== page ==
Teens and Anxiety

This week on Homeschool Highschool Podcast we talk about: Teens and Anxiety.

Teens and anxiety.

Teens and Anxiety

With the world going through a long pandemic, teens are experiencing more anxiety than in the past (the same goes with their parents). Today Vicki discusses how to deal with anxiety for homeschool high schoolers.

Anxiety is part of the human condition; there is no such thing as a stress-free life. Most of the time, anxiety can be manageable. However, if life is stressful for long periods of time, stress hormones can build up in the body and cause:

  • Panic attacks (heart pounding, can’t catch your breath)
  • Digestive issues

These issues are quite easily dealt with using cognitive-behavioral therapy (btw- Vicki practices CBT with her counseling clients). It is worth getting these uncomfortable issues treated and then teens have a lifetime to be able to use their skills!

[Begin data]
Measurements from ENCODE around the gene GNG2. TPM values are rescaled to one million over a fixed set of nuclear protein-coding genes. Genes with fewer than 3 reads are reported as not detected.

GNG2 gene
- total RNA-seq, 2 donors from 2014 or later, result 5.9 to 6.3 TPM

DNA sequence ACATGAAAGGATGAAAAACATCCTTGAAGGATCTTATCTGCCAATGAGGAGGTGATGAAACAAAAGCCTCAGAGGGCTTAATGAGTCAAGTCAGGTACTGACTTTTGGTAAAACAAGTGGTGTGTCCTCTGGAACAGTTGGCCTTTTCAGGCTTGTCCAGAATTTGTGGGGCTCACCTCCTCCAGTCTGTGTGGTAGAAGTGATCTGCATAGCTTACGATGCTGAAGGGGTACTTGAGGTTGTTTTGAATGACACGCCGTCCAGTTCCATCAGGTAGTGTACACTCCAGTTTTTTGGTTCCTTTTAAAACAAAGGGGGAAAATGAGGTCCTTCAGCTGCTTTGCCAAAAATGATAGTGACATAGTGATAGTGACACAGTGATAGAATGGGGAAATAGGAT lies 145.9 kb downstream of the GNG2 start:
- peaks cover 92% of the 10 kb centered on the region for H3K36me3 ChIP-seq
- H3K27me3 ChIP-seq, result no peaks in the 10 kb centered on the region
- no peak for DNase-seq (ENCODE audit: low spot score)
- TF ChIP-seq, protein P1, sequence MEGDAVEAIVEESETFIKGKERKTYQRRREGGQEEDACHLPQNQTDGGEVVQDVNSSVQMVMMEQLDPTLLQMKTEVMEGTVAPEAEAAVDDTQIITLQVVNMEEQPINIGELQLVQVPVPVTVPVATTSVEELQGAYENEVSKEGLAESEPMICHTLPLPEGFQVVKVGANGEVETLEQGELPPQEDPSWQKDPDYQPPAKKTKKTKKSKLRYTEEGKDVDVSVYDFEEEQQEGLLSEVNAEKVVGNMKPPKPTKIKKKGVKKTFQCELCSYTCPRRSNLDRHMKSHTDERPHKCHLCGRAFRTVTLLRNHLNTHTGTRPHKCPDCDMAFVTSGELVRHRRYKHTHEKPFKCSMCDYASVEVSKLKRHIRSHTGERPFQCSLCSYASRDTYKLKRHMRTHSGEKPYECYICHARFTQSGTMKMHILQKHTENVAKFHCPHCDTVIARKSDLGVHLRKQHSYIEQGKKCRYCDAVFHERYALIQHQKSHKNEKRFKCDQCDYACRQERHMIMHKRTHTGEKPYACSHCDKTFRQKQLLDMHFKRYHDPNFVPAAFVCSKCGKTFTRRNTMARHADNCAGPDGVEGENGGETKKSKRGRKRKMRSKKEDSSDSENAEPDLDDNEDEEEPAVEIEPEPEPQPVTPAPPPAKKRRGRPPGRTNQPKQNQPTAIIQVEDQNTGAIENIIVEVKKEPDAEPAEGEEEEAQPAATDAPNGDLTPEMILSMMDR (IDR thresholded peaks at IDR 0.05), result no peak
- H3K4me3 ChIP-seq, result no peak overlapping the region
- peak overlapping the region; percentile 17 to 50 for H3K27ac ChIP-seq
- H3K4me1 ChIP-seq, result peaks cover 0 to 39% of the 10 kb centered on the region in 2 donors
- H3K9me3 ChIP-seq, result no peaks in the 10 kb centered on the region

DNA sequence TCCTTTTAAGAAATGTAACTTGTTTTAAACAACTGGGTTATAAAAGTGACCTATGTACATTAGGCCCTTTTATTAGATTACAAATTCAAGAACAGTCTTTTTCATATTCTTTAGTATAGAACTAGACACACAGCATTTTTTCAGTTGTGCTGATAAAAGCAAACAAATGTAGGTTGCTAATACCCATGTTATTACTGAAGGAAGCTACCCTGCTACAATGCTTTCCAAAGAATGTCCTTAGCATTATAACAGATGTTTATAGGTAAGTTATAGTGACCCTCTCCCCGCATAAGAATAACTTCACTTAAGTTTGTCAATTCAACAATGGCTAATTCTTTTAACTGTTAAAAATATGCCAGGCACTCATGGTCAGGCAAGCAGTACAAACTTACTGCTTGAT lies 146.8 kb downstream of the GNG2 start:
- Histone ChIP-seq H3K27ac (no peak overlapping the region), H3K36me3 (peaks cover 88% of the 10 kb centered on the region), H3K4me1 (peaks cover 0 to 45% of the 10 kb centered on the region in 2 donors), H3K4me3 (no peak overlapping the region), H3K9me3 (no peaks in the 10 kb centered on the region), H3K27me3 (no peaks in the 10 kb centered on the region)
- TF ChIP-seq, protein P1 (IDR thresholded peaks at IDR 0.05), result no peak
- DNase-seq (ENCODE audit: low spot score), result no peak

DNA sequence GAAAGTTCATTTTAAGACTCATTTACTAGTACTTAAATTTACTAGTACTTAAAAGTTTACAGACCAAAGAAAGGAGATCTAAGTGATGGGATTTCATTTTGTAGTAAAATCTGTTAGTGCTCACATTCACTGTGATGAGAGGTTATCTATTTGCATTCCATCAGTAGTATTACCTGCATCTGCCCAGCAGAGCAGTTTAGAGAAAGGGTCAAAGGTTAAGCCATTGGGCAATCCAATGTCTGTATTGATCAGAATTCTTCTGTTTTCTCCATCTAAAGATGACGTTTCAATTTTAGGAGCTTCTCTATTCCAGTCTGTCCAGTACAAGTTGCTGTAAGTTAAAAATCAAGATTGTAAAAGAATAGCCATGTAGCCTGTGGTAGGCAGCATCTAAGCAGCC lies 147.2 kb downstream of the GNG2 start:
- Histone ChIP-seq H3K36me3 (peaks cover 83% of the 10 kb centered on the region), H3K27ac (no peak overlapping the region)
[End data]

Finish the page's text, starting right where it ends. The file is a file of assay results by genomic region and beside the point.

If anxiety has not built up to the level of experiencing panic attacks or physical symptoms, here are some simple tips that can help:

Parents: if you have anxiety, when you deal with your anxiety it will help the entire household

Parents, whether they like it or not, set the emotional tone for a home. If you set the tone of “yes, I have anxiety but this is how I deal with it”, children and teens grow up to understand that anxiety is a thing but it is a thing that can be managed and helped.

Teach deep breathing